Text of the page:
Background: Impairment of global diastolic function is considered to be the mechanism of congestive heart failure in individuals with preserved systolic left ventricular (LV) function. Left ventricular hypertrophy (LVH) is known to be a risk factor for congestive heart failure with preserved systolic function, and this process may begin as a regional process. We investigated whether regional LV diastolic function measured by magnetic resonance tagging is altered in asymptomatic participants of the MESA with LVH and preserved systolic LV function.
Methods: Regional systolic and diastolic strain rates were calculated from strain data in 218 participants of the MESA study. Circumferential strain was calculated from the midwall layer of the septum, anterior, lateral, and inferior walls at mid-LV level. Global LV function measures were studied by magnetic resonance imaging in 4291 MESA participants. Left ventricular hypertrophy for men and women was defined from the MESA population using previously established Framingham criteria.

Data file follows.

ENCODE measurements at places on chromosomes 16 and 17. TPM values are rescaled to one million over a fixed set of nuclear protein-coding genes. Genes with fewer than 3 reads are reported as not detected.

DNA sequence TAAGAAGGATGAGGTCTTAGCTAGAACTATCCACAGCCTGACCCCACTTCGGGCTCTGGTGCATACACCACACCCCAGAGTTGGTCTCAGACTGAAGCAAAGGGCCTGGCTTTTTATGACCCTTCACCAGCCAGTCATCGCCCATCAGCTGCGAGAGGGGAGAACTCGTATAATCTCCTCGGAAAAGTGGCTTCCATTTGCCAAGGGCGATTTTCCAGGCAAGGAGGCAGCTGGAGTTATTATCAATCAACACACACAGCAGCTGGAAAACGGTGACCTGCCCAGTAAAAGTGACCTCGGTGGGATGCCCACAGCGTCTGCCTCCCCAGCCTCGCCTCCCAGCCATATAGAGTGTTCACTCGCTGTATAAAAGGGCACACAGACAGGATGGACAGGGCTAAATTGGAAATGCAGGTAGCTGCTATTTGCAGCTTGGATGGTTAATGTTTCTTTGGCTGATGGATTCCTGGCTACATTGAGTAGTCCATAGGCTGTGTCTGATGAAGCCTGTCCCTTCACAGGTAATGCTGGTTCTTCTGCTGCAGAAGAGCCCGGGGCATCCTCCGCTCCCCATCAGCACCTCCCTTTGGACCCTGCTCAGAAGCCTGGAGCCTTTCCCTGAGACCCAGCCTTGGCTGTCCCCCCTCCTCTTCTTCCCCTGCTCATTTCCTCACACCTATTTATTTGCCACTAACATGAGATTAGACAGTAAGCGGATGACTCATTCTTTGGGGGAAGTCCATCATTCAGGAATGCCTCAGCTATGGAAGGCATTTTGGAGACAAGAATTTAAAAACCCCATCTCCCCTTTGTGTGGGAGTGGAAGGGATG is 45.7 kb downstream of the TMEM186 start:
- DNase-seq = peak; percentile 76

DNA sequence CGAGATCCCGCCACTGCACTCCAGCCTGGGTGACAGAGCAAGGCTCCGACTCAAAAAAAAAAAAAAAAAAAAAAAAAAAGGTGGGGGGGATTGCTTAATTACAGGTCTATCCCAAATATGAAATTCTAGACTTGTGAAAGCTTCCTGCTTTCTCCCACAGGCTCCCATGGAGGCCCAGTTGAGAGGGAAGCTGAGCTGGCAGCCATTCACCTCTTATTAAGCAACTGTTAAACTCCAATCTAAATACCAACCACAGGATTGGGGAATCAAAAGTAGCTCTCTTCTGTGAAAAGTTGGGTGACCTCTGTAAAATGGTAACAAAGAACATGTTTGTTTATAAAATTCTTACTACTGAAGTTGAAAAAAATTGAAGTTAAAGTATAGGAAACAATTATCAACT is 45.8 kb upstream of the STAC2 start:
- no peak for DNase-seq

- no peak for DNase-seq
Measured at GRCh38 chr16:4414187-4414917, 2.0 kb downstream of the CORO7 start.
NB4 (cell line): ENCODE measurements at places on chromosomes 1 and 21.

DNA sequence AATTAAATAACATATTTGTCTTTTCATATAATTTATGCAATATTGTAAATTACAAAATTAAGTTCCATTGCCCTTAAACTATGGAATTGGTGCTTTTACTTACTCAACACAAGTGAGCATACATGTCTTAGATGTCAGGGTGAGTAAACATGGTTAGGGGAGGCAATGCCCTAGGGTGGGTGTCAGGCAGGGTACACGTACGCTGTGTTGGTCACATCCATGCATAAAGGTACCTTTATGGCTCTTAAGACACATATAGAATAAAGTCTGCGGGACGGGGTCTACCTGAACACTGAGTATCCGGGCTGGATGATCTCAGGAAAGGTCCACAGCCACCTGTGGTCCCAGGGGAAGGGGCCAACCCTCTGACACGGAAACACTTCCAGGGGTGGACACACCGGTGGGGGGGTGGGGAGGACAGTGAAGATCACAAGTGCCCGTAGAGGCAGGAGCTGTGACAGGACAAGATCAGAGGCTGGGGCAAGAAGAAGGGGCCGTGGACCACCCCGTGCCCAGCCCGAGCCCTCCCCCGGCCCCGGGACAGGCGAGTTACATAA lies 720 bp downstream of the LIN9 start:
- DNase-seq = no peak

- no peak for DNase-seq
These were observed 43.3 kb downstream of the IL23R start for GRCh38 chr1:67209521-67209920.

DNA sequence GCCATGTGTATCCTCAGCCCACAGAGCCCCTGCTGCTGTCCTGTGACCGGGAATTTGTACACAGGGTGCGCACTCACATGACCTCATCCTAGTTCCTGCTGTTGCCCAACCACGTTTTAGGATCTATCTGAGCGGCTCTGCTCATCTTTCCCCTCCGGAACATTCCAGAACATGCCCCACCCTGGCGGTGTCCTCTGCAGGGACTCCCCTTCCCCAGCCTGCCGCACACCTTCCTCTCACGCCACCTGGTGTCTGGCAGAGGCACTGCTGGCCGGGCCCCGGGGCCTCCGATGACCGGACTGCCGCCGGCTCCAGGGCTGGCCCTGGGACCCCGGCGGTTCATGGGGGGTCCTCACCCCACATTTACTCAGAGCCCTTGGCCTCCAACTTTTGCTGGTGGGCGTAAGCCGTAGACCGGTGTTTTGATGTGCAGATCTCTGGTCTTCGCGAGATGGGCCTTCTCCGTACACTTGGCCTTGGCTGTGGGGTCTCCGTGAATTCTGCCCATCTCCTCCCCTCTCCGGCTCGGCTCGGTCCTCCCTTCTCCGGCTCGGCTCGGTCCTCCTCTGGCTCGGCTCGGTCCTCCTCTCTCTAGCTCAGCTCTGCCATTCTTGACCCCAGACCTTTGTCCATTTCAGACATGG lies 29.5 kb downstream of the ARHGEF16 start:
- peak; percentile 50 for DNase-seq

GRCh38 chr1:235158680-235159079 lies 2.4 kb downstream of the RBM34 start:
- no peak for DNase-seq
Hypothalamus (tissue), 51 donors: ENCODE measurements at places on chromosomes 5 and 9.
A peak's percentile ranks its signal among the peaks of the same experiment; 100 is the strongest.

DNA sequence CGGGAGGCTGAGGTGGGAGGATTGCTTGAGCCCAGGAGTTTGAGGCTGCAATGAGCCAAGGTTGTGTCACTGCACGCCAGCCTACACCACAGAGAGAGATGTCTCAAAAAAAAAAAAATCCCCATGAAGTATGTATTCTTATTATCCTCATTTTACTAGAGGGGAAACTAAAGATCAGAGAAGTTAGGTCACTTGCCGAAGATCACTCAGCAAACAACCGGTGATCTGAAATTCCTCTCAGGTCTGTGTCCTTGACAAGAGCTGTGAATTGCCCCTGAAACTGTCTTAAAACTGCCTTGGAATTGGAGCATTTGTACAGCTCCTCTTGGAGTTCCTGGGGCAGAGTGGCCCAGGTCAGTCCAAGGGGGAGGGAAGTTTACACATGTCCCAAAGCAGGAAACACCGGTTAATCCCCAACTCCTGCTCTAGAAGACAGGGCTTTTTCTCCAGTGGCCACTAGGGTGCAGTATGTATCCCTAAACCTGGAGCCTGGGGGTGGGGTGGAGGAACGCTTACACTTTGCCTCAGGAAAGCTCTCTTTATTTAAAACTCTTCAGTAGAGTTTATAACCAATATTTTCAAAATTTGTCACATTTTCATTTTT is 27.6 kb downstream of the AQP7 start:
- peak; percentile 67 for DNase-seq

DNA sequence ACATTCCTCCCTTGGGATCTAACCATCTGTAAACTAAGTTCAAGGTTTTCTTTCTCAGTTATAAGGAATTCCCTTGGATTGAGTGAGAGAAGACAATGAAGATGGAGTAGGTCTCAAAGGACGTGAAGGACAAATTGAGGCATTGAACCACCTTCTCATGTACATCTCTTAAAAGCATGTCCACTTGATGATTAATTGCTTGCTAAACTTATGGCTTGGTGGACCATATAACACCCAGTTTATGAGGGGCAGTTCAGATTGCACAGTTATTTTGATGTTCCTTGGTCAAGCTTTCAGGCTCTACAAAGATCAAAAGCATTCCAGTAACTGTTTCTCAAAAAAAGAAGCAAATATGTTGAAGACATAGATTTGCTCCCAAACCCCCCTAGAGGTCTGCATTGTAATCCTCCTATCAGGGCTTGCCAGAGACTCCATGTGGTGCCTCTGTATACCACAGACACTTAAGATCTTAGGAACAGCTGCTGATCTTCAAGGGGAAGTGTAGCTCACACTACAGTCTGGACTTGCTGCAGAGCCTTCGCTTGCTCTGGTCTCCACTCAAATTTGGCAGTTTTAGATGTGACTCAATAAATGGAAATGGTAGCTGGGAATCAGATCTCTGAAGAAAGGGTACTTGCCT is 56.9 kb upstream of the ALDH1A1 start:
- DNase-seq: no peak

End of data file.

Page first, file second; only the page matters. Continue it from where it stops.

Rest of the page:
Results: Global systolic function was slightly less in the LVH (ejection fraction = 0.66 +/- 0.10) versus the non-LVH group (ejection fraction = 0.69 +/- 0.07, P < .001). Stepwise regression analyses showed a direct relationship between regional diastolic dysfunction and increasing LV mass. Regional systolic strain and strain rate measures from participants with LVH were not significantly different from those without LVH. However, regional diastolic strain rate was significantly reduced in participants with LVH (1.5 +/- 1.1 s(-1)) compared with the non-LVH group (2.2 +/- 1.1 s(-1), P < .001) regardless of age or sex.
Conclusions: Left ventricular hypertrophy is associated with regional diastolic dysfunction in individuals without evidence of clinical cardiovascular disease and preserved systolic function. Magnetic resonance imaging tagging provides detailed quantification of regional diastolic function noninvasively.